After completing my undergraduate studies in 2017, I was employed and never had any intention of furthering my studies. However, things changed mid‑2018. I started developing a strong feeling about furthering my studies and looked for opportunities at several universities, both in Namibia and in South Africa. Excitingly, I got news of admission to UCT from Associate Professor Inga Hitzeroth, a potential project supervisor for my MSc in Molecular and Cell Biology.
HS: Had you travelled beyond Namibia before?
AA: No, I hadn’t. The furthest was Windhoek. The UCT experience was the first experience beyond Namibia – and it was exciting.
HS: What were your major hurdles? I believe funding was one; and you were stuck in Namibia during the first lockdown.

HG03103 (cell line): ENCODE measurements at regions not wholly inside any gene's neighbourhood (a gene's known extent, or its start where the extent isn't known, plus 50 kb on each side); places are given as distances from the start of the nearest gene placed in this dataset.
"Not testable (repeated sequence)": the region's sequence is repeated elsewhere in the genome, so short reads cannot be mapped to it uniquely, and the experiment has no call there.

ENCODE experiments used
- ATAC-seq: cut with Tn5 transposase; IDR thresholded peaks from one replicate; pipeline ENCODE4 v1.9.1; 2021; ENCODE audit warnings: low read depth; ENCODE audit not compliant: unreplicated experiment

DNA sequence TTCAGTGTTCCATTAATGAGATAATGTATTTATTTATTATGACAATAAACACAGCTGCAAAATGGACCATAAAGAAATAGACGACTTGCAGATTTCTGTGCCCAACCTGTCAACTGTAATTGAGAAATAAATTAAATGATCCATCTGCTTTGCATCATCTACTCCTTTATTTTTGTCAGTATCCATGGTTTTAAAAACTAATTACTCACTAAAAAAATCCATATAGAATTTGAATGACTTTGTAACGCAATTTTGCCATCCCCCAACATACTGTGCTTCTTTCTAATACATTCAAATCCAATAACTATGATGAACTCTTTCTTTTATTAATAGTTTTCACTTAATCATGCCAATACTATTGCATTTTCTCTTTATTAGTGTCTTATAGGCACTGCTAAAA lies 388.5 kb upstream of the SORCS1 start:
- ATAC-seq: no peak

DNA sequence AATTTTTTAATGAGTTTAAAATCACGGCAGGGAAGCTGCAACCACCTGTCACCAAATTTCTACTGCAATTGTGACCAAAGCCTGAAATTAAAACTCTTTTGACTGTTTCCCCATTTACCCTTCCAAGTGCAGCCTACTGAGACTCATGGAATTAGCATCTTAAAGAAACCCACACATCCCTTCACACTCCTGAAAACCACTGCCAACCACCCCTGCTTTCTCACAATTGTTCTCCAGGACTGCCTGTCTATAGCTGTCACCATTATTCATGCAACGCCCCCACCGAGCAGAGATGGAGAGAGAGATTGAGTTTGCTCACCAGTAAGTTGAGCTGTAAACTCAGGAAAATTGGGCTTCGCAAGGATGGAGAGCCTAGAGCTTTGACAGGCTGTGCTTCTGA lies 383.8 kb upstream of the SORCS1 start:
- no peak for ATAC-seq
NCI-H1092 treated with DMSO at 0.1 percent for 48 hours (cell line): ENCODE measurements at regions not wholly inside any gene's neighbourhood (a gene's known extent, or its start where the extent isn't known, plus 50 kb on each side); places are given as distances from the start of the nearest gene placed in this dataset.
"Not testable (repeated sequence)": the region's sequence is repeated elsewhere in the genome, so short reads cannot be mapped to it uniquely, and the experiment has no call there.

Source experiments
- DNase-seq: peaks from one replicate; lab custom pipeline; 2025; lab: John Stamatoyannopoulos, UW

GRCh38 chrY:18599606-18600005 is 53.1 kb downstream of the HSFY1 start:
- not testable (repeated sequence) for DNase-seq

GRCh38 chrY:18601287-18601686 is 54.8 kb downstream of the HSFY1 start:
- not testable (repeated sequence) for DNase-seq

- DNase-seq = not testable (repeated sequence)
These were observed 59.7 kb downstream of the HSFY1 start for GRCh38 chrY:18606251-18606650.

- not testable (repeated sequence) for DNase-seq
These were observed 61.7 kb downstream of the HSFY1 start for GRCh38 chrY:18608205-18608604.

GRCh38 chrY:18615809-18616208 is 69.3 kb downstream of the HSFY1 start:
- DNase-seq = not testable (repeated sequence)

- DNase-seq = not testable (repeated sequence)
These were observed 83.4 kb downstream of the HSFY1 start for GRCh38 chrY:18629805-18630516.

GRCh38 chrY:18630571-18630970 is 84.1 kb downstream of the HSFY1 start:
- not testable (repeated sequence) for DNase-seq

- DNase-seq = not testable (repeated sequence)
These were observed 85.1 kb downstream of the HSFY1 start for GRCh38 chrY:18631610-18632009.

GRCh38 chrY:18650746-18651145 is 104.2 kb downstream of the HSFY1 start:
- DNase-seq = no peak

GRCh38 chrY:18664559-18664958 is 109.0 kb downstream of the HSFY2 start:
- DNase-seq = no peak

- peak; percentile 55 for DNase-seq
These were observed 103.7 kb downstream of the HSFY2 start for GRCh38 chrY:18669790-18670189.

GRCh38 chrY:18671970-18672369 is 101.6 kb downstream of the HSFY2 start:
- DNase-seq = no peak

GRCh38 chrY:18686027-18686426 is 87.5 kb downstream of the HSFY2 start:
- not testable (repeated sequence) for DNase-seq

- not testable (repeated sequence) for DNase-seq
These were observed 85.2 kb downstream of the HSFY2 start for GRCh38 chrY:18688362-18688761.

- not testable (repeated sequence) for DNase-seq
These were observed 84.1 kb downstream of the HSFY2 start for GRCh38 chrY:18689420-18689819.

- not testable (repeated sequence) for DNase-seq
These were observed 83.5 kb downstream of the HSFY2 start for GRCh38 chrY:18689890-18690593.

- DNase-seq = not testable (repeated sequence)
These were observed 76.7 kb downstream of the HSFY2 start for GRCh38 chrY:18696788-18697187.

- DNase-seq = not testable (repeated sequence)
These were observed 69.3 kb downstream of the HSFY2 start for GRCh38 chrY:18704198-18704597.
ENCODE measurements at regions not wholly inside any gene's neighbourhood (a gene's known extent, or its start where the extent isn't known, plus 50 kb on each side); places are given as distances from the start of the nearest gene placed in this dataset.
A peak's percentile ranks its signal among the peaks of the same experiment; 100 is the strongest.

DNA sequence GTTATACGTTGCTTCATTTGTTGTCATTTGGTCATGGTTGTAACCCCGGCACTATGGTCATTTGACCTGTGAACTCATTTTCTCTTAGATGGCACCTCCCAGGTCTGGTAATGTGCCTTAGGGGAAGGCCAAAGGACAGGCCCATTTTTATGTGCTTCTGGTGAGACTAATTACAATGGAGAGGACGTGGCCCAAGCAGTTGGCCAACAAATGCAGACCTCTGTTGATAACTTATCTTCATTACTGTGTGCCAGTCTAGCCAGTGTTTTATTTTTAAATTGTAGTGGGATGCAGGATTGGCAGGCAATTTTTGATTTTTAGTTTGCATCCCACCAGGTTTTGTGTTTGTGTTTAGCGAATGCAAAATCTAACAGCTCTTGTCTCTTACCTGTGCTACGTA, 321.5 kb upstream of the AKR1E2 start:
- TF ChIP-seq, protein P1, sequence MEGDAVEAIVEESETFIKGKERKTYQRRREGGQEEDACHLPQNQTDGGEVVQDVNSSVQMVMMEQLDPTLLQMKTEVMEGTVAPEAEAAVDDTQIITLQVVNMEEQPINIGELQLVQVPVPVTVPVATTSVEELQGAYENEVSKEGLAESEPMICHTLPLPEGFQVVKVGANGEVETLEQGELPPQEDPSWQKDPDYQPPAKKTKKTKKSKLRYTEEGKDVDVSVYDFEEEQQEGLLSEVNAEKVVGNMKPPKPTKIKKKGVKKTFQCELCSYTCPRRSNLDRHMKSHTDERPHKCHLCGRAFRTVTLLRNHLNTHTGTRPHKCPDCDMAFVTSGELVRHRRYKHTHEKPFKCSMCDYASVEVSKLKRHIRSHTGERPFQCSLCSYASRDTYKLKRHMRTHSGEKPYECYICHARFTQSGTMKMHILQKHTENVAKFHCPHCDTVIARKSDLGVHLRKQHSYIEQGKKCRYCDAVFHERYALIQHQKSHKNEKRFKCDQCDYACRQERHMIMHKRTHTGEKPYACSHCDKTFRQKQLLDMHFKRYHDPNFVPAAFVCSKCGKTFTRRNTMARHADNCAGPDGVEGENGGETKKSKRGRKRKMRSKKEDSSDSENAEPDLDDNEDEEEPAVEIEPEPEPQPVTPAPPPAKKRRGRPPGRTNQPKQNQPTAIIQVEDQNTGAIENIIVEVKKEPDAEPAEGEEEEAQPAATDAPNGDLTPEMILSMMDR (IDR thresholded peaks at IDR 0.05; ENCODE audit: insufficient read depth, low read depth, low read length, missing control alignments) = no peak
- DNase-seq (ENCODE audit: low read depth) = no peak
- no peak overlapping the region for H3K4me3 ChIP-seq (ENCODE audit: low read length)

AA: One of my biggest challenges was funding. I remember clearly that when I arrived in Cape Town, I did not have funds to cater for my accommodation and living expenses. I had only R500. I was accommodated by a friend [with whom] I stayed for about two weeks. During this period, my supervisor, my friend and I were constantly worried about how I was going to survive. We then decided to approach Student Housing. I went there and cried my lungs out to them. I clearly remember the officer asking me how I’d left Namibia without knowing where I was going to stay. My response was: “I don’t know, but I just want to study.” They eventually granted me accommodation. Soon after that, my supervisor introduced me to Aunt Vivien of the Cohen Scholarship Trust, who went out of her way to make sure that my stay in Cape Town was fully funded; and I eventually settled in comfortably.